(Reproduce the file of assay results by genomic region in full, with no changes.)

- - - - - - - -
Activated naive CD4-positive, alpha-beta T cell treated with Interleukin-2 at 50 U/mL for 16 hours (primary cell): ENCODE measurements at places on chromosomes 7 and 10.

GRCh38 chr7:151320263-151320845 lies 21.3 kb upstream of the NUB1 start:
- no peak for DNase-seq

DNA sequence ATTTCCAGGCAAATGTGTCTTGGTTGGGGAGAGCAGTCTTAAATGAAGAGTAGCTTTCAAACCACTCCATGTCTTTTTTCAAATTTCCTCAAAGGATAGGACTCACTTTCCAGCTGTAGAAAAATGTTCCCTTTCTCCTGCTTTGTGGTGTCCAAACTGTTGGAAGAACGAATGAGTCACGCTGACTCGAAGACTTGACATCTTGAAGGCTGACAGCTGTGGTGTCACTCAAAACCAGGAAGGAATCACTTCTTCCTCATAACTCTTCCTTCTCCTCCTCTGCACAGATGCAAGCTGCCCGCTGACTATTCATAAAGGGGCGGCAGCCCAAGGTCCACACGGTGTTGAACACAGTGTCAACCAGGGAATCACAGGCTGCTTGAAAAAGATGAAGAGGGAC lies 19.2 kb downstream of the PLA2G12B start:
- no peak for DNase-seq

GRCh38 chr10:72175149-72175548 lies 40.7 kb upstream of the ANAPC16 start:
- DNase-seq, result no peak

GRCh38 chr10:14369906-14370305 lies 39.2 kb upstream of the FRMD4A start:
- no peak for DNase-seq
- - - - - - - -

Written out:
Activated naive CD4-positive, alpha-beta T cell treated with Interleukin-2 at 50 U/mL for 16 hours (primary cell): ENCODE measurements at places on chromosomes 7 and 10.

GRCh38 chr7:151320263-151320845 lies 21.3 kb upstream of the NUB1 start:
- no peak for DNase-seq

DNA sequence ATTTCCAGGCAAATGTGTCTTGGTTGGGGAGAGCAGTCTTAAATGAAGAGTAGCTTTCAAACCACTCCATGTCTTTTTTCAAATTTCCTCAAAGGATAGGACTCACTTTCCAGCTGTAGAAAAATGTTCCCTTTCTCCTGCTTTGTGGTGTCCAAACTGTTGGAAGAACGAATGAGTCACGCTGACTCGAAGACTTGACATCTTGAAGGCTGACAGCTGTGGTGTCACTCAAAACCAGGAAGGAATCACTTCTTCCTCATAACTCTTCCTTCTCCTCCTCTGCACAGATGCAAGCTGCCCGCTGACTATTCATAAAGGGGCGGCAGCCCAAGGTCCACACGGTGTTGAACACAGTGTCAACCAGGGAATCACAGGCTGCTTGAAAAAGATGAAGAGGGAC lies 19.2 kb downstream of the PLA2G12B start:
- no peak for DNase-seq

GRCh38 chr10:72175149-72175548 lies 40.7 kb upstream of the ANAPC16 start:
- DNase-seq, result no peak

GRCh38 chr10:14369906-14370305 lies 39.2 kb upstream of the FRMD4A start:
- no peak for DNase-seq